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How catchy jingle 'Meet the Mets' has endured as team's anthem, through good and bad times

Meet the Mets/Meet the Mets/Step right up and greet the Mets/Bring your kiddies, bring your wife/Guaranteed to have the time of your life because the Mets are really sockin' the ball; knocking those home runs over the wall!

The song is slightly older than the team it's written about, with opening lyrics more memorable than most of the players who have worn the team's uniform.

"Meet the Mets" isn't just the team's fight song; it is a catchy, chipper, enduring link that has connected the New York Mets and their fans from their beginnings at the Polo Grounds through four decades at Shea Stadium to today's World Series team.

Ruth Roberts penned the peppy jingle in 1961, before the Mets even played their first game in 1962. She wrote the music and co-wrote the lyrics with her longtime collaborator, Bill Katz. As the story goes, the song beat out 18 other entries in a contest to be the team's official song. In another version of the story, however, the Mets held a contest but also discreetly went directly to Roberts, who was an established songwriter and had gained notoriety for other sports songs. Her credits include "Mr. Touchdown U.S.A.," which was released in 1951, and "I Love Mickey," which was recorded by in 1956 by Teresa Brewer and Mickey Mantle. Roberts also penned "It's a Beautiful Day for a Ball Game," which was written in 1960 and became the theme for the Los Angeles Dodgers when they opened Dodger Stadium in 1962.

"We found out later that the PR people for the Mets actually contacted Ruth and commissioned her to write the song, but she still entered it into the contest," said Sandra Piller, Roberts' daughter-in-law and a professional singer. "So I guess both stories are true -- she got commissioned to write the song, but she also entered the contest and won."

Piller was married to Roberts' only child, Michael Piller, one of the creative forces behind the "Star Trek" television franchise. Michael died in 2005, but Piller has kept Roberts' legacy alive by performing her songs in a touring cabaret show. Piller has concerts scheduled in New York this week, and Saturday's show, appropriately enough, is at the Metropolitan Room.

"When we were planning this show in New York, we had no idea what the Mets were going to do," Piller said. "She loved the Mets and is such a big part of their history, so to be in New York to honor her this week is very fitting."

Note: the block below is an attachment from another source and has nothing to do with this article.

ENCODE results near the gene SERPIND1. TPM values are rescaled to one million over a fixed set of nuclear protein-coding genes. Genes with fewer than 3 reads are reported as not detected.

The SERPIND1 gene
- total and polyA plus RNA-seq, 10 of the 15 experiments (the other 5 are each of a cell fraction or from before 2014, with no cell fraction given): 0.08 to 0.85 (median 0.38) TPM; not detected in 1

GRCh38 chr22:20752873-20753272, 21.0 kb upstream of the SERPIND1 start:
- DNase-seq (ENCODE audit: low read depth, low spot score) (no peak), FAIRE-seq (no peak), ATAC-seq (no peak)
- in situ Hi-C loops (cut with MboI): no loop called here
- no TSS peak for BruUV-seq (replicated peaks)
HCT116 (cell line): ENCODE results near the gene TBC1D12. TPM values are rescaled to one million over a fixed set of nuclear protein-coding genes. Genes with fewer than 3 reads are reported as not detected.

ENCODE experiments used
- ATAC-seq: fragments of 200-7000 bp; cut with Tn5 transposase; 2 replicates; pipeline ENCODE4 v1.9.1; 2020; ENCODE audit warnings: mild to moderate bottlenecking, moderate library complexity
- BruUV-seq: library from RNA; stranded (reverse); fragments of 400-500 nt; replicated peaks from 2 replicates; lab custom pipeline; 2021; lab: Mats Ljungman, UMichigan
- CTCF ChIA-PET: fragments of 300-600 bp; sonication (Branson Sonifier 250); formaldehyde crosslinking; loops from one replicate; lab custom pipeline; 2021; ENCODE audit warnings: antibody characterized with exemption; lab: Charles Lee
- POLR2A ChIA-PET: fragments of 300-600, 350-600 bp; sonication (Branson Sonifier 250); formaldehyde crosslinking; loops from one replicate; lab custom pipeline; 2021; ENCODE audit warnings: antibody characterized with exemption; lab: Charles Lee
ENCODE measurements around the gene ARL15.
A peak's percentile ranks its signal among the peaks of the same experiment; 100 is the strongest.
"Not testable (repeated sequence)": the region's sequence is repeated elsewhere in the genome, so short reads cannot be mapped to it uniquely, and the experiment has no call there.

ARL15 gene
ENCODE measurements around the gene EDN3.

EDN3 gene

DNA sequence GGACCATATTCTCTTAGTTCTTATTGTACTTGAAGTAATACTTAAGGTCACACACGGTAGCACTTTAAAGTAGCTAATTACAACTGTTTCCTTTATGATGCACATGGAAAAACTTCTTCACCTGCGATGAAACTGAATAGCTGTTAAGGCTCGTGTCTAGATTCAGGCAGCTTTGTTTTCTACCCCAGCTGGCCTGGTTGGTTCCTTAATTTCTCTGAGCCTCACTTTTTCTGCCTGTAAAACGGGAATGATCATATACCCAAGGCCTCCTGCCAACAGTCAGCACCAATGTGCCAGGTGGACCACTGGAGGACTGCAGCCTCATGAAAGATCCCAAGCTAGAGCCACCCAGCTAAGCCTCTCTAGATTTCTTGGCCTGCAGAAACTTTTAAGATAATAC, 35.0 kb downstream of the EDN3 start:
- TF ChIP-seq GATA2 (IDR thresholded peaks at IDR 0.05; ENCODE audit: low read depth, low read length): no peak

Roberts, who died in 2011 at 84, wrote songs that were performed by The Beatles, Vic Damone, Jimmy Dean, Buddy Holly and Dean Martin, but none of her work has stood the test of time the way "Meet the Mets" has.

"I think it surprised her that the song lasted that long," said Sam Roberts, her brother, who worked for CBS News for 32 years. "I think she thought it would last a year, maybe two."

With the Mets in the World Series for the first time since 2000 and attempting to win it all for the first time since 1986, Sam Roberts said he is beginning to hear his sister's song now more than ever.

"My friends were writing me on Facebook telling me about the congressman that lost a bet and had to sing the song on the House floor," he said. "And then Billy Joel played it at Madison Square Garden during his concert over the weekend. It's really something. Not only has it lasted in longevity, but think of all the music genres it has outlasted. This is strictly a 1961 arrangement, and even then it was old fashioned. It has endured through it all and is still beloved."

Over the years the song has been sung on such TV shows as "Seinfeld," "Everybody Loves Raymond" and "Mad Men." On Tuesday morning, Mr. Met even led a group of performers and workers from the Metropolitan Opera in a rendition of the song before Game 1 of the World Series.

"It's a feel-good song," Sam Roberts said. "The Mets in 1962 were the worst team ever; they had 120 losses. They really had to develop a fan base, and they were playing in an ancient, decrepit ballpark in the Polo Grounds. They wanted to instill a new spirit in the Mets, which were still a terrible team in 1963. So they released the song and it became iconic. It's really remarkable that it has lasted this long."